"So Two cheers for Democracy: one because it admits variety and two because it permits criticism."
Forster often criticized in his books Victorian middle class
attitudes and British colonialism through strong woman characters.
However, Forster's characters were not one-dimensional heroes and
villains, and except his devotion to such values as tolerance and sense
of comedy, he was uncommitted. "For we must admit that flat people are
not in themselves as big achievement as round ones, and also that they
are best when they are comic. A serious or tragic flat character is apt
to be a bore. Each time he enters crying 'Revenge!' or 'My heart bleeds
for humanity!' or whatever his formula is, out hearts sink." (in Aspects
the Novel) The epithet 'Fosterian' – liberal,
sceptical, moral – had started to circulate since the publication of Howards
Forster's famous essay 'Two Cheers for Democracy', originally printed in 1938 in the New York Nation and entitled also 'What I Believe', reflected his concern for individual liberty. He assumed liberal humanism not dogmatically but ironically, writing in unpompous style and taking the stand of a mild dissident: "If I had to choose between betraying my country and betraying my friend, I hope I should have the guts to betray my country." (in 'Two cheers for Democracy') The British Humanist Association has reissued this classical work and similar essays.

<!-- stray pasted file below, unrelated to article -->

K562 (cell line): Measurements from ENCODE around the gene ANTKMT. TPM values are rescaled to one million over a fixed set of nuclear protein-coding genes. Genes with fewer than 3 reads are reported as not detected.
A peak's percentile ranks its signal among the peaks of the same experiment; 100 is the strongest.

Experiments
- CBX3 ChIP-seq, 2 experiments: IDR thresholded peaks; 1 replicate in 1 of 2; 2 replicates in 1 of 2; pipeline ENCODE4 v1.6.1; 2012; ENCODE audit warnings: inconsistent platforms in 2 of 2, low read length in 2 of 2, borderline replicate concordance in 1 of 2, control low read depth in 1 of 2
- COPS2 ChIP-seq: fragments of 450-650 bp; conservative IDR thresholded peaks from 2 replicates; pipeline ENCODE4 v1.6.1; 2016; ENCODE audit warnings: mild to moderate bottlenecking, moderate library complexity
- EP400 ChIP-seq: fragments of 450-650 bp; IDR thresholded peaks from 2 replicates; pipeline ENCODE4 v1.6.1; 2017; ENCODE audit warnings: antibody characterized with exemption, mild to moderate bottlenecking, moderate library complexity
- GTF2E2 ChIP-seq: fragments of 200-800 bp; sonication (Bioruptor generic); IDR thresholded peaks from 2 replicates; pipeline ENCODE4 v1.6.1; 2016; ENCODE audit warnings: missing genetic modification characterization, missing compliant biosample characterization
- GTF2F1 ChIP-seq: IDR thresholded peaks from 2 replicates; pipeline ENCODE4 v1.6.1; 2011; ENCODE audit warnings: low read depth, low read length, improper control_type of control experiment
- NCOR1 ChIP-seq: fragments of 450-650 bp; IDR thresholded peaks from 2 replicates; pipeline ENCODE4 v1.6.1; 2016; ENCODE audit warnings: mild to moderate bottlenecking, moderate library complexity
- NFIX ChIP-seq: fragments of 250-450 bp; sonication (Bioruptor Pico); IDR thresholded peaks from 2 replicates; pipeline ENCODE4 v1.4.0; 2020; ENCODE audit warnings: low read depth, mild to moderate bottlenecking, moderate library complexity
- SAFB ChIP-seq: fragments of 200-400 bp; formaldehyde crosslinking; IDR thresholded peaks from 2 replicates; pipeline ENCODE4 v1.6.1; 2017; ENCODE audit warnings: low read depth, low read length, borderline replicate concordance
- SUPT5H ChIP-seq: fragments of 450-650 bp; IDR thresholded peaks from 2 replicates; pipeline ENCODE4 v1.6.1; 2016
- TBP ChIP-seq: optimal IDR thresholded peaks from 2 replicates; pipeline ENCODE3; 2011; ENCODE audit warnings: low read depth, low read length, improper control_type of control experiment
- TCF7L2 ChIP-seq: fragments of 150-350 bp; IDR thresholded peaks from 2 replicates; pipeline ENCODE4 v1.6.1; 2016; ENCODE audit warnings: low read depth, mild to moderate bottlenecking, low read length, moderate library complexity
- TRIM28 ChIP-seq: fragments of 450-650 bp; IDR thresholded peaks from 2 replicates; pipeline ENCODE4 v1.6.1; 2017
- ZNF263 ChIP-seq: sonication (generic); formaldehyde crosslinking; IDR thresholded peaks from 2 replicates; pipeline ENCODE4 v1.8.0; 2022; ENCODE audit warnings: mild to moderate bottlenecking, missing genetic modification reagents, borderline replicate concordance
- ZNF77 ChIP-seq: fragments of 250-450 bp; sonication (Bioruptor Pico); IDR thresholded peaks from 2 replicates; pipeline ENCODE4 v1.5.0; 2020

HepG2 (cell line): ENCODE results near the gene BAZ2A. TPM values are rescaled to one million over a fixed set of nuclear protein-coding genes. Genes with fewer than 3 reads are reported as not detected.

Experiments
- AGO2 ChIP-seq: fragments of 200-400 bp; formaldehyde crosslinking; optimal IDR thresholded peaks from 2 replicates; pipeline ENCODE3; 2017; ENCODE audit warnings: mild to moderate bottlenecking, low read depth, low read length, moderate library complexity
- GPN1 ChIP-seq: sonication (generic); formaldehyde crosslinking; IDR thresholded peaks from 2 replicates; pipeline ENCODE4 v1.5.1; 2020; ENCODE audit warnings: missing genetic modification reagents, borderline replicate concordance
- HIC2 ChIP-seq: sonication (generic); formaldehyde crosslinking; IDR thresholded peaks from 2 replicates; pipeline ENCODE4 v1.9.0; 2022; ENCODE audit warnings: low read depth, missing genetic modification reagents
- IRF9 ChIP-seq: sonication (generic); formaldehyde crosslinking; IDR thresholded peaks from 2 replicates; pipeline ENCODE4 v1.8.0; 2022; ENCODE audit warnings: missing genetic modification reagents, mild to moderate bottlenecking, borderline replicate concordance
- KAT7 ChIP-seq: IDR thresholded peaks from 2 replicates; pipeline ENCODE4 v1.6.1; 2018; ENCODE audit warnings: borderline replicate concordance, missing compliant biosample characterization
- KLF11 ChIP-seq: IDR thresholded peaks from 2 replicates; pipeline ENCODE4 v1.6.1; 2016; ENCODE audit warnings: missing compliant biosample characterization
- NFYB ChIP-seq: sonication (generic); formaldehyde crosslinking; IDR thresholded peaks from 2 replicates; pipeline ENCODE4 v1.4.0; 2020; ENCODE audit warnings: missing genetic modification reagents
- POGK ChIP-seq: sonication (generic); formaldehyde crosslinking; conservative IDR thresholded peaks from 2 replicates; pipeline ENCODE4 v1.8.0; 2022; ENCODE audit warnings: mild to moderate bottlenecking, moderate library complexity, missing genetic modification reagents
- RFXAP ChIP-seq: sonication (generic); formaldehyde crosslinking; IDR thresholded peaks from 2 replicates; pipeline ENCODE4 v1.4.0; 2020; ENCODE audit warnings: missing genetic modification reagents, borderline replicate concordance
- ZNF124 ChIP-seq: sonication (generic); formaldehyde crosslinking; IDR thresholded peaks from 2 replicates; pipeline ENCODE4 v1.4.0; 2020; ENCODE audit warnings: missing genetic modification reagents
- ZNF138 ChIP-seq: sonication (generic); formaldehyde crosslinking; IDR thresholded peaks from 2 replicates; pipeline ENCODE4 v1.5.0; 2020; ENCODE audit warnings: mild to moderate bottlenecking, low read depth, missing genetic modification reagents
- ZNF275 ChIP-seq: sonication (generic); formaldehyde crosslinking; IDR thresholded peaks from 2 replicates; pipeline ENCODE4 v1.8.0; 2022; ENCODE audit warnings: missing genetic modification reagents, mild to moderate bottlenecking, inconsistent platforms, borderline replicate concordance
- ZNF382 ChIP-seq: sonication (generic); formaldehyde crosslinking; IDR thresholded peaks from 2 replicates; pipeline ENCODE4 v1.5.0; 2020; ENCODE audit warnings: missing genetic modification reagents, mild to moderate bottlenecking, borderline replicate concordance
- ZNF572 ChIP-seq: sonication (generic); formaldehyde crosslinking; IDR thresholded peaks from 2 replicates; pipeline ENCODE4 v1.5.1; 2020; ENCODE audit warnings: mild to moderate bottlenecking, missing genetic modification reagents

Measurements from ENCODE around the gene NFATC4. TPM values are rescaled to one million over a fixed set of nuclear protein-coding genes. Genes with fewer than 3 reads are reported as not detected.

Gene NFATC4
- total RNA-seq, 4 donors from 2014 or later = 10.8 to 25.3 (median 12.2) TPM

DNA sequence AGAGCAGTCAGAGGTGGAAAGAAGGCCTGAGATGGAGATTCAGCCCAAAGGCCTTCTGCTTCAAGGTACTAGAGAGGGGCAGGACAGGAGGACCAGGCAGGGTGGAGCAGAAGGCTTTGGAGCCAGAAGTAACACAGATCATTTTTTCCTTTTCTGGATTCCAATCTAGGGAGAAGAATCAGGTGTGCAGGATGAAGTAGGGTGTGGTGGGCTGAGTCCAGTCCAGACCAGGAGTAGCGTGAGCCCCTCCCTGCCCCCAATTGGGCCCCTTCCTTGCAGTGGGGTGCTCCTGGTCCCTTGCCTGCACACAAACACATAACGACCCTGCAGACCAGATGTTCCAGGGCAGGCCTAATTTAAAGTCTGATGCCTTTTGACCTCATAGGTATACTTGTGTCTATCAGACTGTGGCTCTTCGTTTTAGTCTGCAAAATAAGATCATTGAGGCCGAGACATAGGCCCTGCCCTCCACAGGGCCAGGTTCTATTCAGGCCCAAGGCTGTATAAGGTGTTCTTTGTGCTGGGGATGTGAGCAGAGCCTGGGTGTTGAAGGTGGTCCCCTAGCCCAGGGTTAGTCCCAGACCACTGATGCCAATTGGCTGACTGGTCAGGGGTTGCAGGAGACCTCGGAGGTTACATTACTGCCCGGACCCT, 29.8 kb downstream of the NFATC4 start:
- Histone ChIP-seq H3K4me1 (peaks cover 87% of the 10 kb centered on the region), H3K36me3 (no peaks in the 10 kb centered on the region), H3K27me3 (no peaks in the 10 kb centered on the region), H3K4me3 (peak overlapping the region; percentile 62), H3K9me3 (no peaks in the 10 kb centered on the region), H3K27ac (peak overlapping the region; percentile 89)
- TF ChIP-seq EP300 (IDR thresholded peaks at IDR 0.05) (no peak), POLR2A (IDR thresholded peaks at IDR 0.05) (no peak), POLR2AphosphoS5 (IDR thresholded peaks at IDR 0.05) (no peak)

For further reading: E.M. Forster by Lionel Trilling (1943); The Novels of .M. Forster by J. McConley (1957); Down There on a Visit by Christopher Isherwood (1962); The Achievement of E.M. Foerster by J. Beer (1962); The Cave and the Mountain by Wilfred Stone (1966); E.M. Forster: A Life by B.N. Furbank (2 vols., 1977-78); An E.M. Forster Dictinary by Alfredo Borello (1971); An E.M. Forster Glossary by Alfredo Borello (1972); The Bloomsbury Group by S.P. Rosenbaum (1975); A Bibliography of E.M. Forster by Brownlee Jean Kirkpatrick (1986); E.M. Forster, ed. Harold Bloom (1987); A Passage to India by Judith Scherer Herz (1993); A Passage to India, ed. Tony Davies and Nigel Wood (1994); The Prose and the Passion by Nigel Rapport (1994); Morgan: A Biography of E.M. Forster by Nicola Beauman (1994); E.M. Forster: Contemporary Critical Essays, ed. Jeremy Tambling (1995); The Modernist as Pragmatist by Brian May (1997); Queer Forster, ed. Robert K. Martin and George Piggford (1997); Howards End, ed. Paul B. Armstrong (1998); E.M. Forster: A New Life by Wendy Moffat (2010)